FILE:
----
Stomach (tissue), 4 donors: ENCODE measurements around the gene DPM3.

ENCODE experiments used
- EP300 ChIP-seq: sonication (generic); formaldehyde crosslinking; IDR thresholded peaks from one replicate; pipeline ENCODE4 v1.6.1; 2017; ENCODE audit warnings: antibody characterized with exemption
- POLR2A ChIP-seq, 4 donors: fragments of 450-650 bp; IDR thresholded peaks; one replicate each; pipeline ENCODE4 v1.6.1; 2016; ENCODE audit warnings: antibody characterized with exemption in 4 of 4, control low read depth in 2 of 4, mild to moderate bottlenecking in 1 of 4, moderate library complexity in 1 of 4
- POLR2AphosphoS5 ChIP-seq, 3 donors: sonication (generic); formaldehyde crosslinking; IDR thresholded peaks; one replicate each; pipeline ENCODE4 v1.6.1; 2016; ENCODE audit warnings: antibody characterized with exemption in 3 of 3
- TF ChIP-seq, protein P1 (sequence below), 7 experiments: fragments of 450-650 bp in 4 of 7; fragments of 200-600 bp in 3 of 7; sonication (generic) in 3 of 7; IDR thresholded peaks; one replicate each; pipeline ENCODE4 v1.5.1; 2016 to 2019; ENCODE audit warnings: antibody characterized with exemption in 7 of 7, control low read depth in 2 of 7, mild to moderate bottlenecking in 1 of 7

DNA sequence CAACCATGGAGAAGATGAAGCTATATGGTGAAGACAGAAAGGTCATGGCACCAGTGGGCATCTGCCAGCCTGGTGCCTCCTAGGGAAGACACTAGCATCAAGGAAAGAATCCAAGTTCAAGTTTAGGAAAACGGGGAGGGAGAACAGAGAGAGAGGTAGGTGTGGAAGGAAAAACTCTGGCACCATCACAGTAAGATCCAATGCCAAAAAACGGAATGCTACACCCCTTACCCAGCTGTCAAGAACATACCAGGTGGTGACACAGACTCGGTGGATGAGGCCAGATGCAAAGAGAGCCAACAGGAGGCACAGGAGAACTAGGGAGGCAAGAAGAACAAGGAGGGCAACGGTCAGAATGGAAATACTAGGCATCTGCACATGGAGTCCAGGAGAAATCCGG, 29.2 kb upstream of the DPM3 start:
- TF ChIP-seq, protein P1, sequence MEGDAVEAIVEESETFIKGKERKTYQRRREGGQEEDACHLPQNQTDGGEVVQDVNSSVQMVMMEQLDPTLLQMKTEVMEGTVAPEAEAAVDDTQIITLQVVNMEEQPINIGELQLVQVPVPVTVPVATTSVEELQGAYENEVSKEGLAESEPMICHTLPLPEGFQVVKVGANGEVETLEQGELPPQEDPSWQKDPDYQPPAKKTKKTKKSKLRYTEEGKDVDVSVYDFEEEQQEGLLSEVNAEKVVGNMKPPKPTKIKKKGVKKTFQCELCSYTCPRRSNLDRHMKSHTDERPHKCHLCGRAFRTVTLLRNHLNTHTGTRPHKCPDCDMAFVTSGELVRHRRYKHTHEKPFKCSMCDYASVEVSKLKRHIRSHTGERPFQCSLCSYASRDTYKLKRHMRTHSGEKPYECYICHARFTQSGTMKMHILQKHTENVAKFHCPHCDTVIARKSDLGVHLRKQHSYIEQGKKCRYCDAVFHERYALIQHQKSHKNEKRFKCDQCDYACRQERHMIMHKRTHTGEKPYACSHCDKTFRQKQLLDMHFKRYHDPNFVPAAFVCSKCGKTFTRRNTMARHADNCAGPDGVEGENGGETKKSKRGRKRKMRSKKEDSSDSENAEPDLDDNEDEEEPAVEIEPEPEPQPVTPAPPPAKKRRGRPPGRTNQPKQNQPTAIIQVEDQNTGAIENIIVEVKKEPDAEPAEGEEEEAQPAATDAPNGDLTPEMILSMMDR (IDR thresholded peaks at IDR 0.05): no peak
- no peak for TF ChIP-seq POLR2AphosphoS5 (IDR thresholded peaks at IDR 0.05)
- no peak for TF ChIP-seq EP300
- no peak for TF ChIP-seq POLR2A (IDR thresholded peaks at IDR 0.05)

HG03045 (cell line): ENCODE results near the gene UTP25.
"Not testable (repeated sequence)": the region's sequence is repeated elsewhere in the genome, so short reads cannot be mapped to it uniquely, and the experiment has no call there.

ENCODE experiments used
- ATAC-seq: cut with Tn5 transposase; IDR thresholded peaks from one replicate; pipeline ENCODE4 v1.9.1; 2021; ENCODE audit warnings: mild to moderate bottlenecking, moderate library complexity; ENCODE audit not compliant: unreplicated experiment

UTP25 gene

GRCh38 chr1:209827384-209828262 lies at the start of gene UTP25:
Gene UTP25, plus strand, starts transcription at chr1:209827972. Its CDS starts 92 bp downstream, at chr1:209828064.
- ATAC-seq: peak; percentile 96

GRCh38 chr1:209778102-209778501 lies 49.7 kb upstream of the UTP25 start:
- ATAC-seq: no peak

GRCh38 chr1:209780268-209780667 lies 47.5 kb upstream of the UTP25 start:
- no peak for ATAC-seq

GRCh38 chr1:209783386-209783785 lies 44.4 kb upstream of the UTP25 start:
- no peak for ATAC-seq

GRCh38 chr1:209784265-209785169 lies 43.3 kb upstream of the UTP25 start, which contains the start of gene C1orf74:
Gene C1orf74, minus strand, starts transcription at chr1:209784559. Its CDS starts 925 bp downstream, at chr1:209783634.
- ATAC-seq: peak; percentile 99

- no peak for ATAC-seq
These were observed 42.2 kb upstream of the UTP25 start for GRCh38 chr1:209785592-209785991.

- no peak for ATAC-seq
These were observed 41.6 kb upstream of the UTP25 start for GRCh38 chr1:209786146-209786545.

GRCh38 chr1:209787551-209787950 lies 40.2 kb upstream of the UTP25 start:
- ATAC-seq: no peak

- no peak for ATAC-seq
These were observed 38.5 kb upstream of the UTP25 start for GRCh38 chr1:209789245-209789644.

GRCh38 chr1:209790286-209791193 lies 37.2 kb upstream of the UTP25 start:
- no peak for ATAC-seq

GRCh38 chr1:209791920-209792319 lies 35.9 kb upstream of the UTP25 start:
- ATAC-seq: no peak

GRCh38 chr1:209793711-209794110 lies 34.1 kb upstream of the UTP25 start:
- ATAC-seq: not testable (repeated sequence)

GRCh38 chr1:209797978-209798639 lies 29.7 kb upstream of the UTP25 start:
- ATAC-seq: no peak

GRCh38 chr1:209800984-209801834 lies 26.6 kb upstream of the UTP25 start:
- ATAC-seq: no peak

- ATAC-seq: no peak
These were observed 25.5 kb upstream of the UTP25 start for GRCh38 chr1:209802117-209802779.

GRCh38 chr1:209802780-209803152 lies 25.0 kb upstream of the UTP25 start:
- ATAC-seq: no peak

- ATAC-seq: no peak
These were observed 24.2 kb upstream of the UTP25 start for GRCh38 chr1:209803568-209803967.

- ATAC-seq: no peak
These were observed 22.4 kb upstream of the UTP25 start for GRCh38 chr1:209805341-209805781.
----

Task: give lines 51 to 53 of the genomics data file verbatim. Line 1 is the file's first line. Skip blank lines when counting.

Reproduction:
- ATAC-seq: no peak
These were observed 24.2 kb upstream of the UTP25 start for GRCh38 chr1:209803568-209803967.

- ATAC-seq: no peak